The Home of Charity provides support for children living with learning or physical difficulties that primarily have developmental delays. There are 10 skilled care providers working directly with our 20 children that take part in their everyday care, educational programs and exercise programs.

We also welcome the support of enthusiastic, energetic and talented volunteers. Volunteers help with hands-on teaching, care-giving and general management. At any one time we can accommodate a maximum of four volunteers, most stay for a minimum of one month. The Home of Charity has been fortunate to receive support from a wide range of skilled volunteers, from English and art teachers to physical, behavioral and occupational therapists – all of whom were able to share their knowledge. As such, the benefits we receive from having volunteers can be seen not only in their short-term impact, but also the long-term value they add.

We also encourage visitors to the Home of Charity and Camillian Social Center. It provides a great opportunity for all of our children to meet and interact with others.



In addition to helping the children to live a moral, ethical and fulfilling life, the center also teaches children about living life through religion.


There are 21 full time staff members working at the Home for Disadvantaged Children and 2 university student volunteers.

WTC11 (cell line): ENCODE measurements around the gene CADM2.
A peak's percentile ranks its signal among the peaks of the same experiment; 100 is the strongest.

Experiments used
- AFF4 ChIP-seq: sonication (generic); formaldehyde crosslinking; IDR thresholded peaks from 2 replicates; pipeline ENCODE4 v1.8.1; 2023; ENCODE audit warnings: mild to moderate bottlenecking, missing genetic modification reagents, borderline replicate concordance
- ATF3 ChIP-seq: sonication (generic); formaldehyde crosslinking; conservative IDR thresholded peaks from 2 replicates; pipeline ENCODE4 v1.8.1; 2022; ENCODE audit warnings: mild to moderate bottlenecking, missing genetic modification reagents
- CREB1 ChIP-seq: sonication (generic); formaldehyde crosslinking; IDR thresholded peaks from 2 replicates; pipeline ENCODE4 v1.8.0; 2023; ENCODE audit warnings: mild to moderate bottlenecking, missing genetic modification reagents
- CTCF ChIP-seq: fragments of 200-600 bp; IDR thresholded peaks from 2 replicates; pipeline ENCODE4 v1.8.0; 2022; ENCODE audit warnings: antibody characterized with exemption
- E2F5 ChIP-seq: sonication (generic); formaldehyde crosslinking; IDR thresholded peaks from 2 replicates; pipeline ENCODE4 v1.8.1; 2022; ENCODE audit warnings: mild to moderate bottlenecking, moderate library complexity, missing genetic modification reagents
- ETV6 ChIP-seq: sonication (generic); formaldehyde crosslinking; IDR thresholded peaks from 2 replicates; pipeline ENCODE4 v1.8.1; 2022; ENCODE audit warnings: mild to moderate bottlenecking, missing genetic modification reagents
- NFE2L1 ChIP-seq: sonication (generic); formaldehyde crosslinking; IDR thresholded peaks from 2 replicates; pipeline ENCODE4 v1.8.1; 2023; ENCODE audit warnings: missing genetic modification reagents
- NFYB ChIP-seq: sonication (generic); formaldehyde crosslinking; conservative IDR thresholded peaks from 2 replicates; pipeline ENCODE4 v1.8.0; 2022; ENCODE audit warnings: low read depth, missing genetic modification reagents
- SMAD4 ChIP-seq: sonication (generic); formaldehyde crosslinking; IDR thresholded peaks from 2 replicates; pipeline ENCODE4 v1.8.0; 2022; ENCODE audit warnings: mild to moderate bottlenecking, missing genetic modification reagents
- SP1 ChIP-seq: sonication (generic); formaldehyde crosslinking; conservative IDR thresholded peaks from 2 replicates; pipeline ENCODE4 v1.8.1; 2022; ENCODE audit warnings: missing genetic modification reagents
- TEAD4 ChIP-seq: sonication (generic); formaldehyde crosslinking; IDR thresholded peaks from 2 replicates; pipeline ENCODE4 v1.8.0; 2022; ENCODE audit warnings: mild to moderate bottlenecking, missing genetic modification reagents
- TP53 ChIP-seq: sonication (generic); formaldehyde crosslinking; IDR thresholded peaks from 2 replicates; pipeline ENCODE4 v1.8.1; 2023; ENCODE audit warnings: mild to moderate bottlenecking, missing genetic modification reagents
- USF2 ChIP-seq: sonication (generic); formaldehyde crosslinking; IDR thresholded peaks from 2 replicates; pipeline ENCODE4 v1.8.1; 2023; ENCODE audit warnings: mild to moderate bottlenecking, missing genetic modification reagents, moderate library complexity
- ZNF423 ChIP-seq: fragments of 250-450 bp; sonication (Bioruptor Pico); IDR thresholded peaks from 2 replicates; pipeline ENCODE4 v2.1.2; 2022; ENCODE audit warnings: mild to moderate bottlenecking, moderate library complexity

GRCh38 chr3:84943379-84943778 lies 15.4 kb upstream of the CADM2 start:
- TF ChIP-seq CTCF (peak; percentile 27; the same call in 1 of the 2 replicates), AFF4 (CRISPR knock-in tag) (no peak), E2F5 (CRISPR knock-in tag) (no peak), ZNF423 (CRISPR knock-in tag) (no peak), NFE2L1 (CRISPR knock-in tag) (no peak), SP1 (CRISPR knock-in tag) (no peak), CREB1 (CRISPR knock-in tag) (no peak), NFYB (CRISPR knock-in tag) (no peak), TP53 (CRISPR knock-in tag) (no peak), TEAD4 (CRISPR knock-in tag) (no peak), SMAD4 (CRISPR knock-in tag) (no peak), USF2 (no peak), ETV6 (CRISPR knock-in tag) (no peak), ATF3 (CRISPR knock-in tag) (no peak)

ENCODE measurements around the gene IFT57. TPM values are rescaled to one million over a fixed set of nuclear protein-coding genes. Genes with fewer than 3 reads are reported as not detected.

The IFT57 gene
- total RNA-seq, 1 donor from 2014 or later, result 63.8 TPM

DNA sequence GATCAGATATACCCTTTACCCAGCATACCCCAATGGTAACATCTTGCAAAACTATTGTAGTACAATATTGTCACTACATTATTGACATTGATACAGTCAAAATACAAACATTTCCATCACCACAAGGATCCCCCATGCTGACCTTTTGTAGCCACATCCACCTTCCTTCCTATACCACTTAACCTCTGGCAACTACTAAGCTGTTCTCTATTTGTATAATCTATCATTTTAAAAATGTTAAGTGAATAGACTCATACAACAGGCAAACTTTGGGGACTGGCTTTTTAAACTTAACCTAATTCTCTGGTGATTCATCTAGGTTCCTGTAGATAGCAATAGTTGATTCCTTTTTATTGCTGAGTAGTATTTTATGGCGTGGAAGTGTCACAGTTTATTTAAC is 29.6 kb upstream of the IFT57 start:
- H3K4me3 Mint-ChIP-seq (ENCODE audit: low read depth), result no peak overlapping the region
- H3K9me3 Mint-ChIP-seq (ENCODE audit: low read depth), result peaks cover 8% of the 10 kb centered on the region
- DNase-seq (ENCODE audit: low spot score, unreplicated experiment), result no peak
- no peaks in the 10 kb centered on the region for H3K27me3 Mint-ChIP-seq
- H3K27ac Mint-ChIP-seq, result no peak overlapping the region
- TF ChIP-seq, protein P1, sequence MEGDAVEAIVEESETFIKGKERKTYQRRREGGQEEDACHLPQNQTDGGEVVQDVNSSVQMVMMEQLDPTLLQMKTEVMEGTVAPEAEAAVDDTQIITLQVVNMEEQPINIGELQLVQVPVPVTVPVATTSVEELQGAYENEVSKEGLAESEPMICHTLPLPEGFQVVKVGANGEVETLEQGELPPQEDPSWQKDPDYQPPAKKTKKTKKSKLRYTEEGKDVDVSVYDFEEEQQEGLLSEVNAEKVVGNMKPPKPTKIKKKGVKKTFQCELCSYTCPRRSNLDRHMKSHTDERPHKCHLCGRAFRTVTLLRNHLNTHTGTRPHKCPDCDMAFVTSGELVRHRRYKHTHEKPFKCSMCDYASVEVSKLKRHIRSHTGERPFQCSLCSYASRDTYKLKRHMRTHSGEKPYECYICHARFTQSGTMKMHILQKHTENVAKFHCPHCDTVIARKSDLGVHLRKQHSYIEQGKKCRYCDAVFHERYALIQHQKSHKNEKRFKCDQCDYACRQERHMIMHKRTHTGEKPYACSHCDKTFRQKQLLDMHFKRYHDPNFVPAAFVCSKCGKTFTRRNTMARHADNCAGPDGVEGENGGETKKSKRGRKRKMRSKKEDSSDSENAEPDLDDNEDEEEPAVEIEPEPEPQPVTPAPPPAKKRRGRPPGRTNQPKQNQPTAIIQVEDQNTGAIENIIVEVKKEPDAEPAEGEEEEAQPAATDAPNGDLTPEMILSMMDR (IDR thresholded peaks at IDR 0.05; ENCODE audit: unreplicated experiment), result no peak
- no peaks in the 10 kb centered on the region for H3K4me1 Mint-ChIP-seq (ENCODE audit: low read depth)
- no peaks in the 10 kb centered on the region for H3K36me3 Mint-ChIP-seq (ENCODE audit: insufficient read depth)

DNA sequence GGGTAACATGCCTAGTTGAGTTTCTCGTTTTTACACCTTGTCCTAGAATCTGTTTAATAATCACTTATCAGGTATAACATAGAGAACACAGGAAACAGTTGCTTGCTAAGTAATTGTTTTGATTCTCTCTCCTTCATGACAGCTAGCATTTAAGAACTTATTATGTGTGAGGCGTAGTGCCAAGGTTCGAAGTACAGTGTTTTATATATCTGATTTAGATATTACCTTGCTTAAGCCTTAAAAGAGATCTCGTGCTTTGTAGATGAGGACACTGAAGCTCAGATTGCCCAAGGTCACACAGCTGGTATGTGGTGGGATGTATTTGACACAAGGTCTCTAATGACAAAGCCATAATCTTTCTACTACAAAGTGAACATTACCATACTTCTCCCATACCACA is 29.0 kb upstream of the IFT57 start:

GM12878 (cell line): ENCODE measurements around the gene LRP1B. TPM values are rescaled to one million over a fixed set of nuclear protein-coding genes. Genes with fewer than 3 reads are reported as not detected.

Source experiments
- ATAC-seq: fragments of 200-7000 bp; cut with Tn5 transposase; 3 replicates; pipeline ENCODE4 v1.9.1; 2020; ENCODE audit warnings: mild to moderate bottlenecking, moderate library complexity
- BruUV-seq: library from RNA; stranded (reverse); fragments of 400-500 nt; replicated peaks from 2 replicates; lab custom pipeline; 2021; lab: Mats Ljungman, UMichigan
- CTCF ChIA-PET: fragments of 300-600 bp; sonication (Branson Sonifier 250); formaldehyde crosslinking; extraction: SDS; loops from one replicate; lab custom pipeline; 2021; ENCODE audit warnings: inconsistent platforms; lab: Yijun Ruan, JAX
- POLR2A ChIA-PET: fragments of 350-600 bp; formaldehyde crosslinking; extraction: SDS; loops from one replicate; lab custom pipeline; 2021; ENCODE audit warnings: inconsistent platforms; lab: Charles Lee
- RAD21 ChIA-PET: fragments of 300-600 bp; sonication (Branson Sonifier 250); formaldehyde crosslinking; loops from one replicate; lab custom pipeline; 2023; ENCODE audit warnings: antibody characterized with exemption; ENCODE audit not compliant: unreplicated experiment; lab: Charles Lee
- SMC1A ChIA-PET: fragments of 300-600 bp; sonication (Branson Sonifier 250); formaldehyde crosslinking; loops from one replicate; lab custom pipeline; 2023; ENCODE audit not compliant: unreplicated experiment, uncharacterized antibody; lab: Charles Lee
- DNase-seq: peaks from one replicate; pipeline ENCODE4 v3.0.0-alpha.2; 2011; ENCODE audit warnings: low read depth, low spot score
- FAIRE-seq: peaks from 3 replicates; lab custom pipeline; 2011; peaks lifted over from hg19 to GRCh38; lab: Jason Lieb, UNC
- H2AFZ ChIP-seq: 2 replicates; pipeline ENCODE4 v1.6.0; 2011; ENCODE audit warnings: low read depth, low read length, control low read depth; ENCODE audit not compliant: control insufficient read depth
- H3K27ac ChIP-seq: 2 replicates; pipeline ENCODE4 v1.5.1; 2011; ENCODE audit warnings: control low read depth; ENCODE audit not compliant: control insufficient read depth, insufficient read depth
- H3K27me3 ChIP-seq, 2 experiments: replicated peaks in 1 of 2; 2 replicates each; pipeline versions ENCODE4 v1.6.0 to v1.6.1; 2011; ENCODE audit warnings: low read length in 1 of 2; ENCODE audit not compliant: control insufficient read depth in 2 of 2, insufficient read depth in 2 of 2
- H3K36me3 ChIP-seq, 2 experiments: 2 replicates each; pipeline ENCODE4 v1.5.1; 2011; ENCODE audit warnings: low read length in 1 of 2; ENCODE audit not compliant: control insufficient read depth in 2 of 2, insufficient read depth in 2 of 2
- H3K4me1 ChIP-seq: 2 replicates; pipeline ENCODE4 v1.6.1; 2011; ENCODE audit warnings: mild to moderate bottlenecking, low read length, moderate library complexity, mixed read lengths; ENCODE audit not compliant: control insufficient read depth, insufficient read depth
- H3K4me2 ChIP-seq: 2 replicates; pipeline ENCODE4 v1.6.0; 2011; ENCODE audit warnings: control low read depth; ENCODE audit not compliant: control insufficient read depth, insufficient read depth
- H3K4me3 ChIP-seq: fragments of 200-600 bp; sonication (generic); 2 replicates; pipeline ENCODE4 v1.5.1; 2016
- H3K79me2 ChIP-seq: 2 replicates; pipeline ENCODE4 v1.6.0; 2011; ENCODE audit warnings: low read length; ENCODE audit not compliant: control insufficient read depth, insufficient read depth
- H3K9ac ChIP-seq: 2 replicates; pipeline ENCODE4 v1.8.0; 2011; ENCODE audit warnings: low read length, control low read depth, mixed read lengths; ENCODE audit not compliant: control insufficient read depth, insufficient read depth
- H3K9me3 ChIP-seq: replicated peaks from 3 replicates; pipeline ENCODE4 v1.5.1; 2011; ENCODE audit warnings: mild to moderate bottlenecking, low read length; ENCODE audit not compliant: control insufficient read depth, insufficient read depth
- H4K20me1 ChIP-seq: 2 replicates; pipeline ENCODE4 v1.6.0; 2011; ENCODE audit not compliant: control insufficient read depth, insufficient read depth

The Home for Disadvantaged Children has four main buildings including a girls’ dormitory, a boys’ dormitory, a school house, and a dining/event area. The grounds are quite extensive including a football field, a basketball court, a tennis court, fish ponds, and a small orchard. The center has two large trucks for transporting the children to and from school daily.


The schooldays are very busy. The children get up a 5:45A.M. . After cleaning themselves and the center, they have breakfast. After breakfast, they are escorted to school and return at 4 in the afternoon. When they return there is time to play, take a shower, have dinner, complete any homework assignments and relax among friends.

Local schools are closed over the weekend so the children stay at the center and participate in a variety of different activities and games.

They especially enjoy competing in our own “Olympic Games”, where they are divided into 6 groups and compete against each other for prizes. The outcomes of these events are shared with parents and the community. Other activities the children enjoy over the weekend include gardening, playing football and participating in special lessons.


The purpose of the center is to prepare children for life, giving them the opportunity to fulfill their potential and gain the necessary skills to attain employment in adulthood after they leave the center. The center helps the children in different ways as they progress through their education. When the children complete their primary school education we collaborate with other centers and organizations to ensure that the children are able to continue attending school. We arrange frequent visits to see the children and contribute financially towards clothing, food and other necessities.